The man is freed from prison into the arms of Immigration and Customs Enforcement agents.
By LUKE TURF
Darren Kerry came to the United States from the United Kingdom and got a job coaching girls soccer in Oro Valley.
Then in December, Kerry, 30, was convicted of molesting a 15-year-old girl.
Yesterday he was released from prison into the custody of Immigration and Customs Enforcement agents, who will see that the Briton leaves the United States, said Chuck Vesely, a special agent with ICE in Tucson.
Kerry is one of 46 people arrested on suspicion of sex crimes in the past year in Tucson who were caught during ICE’s Operation Predator, aimed at stopping noncitizen criminals who prey on children sexually, said Lisa Fairchild, a supervisory agent with ICE.
Most of those snared are foreigners – some Americans are caught during the investigations – and the agency is working to make sure they stay off U.S. streets, Fairchild said.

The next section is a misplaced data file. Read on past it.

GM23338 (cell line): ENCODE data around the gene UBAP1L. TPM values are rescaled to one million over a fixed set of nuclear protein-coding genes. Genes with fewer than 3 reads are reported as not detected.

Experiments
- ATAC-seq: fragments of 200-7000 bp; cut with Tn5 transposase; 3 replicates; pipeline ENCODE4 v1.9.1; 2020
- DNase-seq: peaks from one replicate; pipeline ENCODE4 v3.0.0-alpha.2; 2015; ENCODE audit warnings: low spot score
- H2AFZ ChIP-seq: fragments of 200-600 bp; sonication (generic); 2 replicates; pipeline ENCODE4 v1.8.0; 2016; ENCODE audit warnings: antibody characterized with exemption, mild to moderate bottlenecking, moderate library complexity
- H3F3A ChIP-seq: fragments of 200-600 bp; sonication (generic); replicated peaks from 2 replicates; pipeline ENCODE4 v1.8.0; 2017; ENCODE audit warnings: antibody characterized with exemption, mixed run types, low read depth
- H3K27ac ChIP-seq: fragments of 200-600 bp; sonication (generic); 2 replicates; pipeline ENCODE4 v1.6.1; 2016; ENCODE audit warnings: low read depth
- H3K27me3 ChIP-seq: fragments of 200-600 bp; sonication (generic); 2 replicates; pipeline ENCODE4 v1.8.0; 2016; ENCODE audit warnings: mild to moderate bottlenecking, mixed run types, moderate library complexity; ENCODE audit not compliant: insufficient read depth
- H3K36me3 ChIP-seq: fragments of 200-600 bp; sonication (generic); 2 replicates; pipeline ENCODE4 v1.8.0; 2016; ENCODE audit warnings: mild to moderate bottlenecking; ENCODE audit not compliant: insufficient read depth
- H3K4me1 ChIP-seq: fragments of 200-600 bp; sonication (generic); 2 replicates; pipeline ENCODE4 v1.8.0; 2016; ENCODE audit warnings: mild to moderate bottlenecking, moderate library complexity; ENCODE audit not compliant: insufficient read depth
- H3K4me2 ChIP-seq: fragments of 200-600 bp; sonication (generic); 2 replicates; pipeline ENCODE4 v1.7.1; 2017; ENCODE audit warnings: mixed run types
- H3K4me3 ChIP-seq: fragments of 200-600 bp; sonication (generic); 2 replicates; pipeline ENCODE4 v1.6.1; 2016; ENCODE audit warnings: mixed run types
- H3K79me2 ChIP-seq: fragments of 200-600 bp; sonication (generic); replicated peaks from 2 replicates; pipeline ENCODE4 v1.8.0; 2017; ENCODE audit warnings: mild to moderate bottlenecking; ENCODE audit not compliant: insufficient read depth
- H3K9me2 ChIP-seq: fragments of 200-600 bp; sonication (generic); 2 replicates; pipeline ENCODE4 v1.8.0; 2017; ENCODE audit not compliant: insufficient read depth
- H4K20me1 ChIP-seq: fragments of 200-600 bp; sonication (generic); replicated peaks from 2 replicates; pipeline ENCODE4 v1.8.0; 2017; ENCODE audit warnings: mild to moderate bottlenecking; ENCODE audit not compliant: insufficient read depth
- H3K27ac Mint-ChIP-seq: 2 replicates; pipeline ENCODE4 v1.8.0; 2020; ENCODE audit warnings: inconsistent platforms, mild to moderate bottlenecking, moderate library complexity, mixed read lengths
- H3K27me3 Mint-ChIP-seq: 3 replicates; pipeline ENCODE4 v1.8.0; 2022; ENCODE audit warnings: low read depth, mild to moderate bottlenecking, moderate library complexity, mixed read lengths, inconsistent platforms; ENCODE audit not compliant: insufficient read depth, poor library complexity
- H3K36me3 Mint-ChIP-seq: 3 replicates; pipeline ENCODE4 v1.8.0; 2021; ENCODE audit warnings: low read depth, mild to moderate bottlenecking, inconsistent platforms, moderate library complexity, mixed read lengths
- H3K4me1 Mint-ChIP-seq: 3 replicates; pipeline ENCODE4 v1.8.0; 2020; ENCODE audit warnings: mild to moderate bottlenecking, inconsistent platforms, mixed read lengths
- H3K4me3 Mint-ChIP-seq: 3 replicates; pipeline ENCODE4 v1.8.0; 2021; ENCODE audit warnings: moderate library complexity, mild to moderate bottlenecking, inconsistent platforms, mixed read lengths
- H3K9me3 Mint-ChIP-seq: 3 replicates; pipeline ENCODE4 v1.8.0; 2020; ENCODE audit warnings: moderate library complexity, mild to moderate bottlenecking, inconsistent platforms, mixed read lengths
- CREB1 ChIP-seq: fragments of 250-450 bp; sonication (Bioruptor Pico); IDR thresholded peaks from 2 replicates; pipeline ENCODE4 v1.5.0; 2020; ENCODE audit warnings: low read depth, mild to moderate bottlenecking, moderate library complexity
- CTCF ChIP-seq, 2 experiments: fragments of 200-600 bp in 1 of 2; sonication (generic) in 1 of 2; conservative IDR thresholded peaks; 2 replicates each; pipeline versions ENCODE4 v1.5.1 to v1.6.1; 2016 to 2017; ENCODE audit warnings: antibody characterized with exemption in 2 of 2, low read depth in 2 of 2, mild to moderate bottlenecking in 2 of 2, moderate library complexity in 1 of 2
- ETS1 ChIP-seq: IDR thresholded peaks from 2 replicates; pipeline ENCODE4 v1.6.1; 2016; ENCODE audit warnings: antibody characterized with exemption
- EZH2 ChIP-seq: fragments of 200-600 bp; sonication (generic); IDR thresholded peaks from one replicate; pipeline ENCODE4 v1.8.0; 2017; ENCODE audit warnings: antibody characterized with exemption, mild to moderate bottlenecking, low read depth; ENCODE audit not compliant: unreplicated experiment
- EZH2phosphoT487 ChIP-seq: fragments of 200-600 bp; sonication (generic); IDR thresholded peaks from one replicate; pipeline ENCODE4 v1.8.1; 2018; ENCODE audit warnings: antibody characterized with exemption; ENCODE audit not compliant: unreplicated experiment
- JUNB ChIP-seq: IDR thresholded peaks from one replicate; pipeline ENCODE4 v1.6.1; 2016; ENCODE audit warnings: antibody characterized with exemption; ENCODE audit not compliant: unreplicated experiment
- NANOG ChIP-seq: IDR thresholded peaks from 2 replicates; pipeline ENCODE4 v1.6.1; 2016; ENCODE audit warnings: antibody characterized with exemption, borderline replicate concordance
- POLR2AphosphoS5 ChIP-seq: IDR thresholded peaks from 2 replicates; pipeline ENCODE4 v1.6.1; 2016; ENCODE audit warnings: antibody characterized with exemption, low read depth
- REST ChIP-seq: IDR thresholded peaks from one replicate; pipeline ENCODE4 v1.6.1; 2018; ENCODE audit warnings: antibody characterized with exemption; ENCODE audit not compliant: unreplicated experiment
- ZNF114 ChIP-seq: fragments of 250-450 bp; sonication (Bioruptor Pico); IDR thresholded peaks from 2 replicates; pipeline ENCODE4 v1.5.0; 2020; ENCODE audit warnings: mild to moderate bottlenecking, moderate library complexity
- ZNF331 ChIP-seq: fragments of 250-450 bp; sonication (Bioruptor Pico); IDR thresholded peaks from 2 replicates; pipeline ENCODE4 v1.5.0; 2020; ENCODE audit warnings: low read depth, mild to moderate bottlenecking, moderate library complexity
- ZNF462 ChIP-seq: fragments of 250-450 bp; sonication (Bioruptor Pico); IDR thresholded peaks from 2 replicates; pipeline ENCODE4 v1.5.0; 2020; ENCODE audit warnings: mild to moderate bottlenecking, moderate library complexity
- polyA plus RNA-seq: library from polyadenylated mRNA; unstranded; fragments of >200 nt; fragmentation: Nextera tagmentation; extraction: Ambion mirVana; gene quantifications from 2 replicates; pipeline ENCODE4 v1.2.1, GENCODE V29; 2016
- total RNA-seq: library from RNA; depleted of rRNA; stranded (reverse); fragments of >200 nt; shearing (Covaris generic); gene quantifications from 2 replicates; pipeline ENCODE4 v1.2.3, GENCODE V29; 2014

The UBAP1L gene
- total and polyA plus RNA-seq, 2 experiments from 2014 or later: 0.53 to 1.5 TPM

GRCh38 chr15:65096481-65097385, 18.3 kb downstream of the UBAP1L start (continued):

“Everywhere you turn, these people are, or that’s as it seems when you’re investigating it, and we’re getting really good at investigating it,” Fairchild said.
Many noncitizen sexual offenders escaped notice before the federal government started taking a larger role in their releases a year ago.
Now ICE checks a list of sex offenders against a list of noncitizens living in the country to make sure people such as Kerry return home.
One year into Operation Predator, more than half of the 3,200-plus arrests nationwide involved noncitizens. In Arizona, 162 were arrested.
“If you’re exploiting a child, whether you’re a U.S. citizen or not, we’re going to get you,” Fairchild said.
When the government merged two agencies into ICE with the creation of the Homeland Security Department after 9/11, it put one agency in charge of monitoring noncitizen sex offenders and dealing with Internet child porn and sexual exploitation of minors overseas.